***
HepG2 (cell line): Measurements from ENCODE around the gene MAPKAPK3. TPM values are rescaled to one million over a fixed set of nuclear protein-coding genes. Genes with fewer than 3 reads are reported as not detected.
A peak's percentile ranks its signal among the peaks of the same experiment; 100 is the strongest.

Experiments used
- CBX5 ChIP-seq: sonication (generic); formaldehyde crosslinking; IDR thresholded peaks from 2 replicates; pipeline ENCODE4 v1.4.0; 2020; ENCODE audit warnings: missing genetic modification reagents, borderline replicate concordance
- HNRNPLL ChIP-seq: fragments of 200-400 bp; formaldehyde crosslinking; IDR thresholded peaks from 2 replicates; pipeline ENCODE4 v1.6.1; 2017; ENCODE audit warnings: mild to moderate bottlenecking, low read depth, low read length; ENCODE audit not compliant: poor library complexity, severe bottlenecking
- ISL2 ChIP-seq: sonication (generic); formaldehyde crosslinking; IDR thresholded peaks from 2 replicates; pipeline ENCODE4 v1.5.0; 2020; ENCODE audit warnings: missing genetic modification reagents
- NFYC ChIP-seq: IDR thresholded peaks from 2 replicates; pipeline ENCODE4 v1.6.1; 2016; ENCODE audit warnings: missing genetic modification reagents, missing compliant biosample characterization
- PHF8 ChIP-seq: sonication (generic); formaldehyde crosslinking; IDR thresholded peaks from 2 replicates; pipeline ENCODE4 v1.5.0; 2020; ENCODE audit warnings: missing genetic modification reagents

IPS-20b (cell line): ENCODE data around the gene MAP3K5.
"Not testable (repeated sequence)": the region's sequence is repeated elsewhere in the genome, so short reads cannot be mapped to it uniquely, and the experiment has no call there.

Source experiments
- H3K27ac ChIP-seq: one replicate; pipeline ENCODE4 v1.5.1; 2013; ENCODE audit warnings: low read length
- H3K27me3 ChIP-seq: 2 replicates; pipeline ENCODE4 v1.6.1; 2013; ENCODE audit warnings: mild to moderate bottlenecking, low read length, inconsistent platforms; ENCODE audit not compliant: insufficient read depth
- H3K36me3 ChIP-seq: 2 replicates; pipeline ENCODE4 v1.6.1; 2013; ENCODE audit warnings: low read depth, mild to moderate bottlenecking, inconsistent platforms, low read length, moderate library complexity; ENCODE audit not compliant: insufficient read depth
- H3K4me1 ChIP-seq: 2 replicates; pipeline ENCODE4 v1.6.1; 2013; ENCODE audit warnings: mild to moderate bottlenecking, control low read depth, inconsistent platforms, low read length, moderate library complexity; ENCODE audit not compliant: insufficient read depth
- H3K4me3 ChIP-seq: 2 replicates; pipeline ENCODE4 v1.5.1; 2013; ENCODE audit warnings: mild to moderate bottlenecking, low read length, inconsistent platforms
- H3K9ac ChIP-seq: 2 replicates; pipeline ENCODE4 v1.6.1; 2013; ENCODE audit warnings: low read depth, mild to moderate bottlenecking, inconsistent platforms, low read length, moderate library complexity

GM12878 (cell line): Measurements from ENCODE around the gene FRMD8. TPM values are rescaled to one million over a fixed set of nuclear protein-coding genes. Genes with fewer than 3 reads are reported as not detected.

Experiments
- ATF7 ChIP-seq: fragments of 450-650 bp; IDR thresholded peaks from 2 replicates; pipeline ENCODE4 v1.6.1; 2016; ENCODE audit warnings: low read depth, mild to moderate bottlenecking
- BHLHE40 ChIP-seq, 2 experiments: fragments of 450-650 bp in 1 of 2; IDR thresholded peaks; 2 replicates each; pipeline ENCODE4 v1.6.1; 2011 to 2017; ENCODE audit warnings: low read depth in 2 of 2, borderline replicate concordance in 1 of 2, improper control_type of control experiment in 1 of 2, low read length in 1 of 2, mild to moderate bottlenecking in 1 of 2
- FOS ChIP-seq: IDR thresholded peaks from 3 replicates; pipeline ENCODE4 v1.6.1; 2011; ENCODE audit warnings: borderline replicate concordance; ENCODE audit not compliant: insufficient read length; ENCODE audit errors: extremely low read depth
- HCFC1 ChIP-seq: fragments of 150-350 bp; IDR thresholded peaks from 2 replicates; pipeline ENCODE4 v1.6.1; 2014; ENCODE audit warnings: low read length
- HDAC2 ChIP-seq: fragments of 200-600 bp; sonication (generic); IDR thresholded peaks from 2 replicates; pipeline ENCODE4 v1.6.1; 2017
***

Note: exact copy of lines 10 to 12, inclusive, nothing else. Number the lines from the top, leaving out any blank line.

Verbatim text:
"Not testable (repeated sequence)": the region's sequence is repeated elsewhere in the genome, so short reads cannot be mapped to it uniquely, and the experiment has no call there.

Source experiments
- H3K27ac ChIP-seq: one replicate; pipeline ENCODE4 v1.5.1; 2013; ENCODE audit warnings: low read length